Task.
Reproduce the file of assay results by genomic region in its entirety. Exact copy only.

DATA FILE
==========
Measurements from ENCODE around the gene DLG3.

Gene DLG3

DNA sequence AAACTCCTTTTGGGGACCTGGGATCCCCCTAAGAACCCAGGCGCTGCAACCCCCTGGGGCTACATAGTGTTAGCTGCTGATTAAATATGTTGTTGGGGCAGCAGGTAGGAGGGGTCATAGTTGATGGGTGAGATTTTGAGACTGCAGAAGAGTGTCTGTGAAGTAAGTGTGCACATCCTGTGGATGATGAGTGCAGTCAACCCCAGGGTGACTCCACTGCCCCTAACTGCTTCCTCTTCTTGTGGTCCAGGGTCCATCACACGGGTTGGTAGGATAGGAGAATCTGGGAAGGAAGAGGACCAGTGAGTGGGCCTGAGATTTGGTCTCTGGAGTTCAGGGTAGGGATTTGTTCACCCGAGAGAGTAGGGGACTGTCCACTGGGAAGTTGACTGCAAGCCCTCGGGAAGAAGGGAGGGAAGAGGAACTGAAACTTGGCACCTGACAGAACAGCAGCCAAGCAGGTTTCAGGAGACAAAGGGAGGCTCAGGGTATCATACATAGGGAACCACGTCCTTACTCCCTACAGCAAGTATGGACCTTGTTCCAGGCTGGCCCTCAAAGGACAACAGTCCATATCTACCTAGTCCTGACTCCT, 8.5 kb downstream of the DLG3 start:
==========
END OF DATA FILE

Measurements from ENCODE around the gene DLG3.

Gene DLG3

DNA sequence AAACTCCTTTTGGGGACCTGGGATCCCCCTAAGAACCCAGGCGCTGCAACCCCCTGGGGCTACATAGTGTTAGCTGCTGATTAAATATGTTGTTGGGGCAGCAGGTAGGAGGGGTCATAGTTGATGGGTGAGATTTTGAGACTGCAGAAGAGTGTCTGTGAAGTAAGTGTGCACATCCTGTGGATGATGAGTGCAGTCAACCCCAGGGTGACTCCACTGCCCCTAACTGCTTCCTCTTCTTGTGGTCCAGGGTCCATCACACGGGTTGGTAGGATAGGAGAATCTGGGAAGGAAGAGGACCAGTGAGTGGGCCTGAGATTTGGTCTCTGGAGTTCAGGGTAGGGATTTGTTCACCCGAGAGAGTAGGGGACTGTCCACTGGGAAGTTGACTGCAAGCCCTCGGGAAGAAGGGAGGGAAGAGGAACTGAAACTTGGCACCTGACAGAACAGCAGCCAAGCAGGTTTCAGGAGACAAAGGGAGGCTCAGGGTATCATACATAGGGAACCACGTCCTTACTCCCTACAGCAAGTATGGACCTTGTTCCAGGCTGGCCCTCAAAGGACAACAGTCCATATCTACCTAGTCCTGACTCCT, 8.5 kb downstream of the DLG3 start: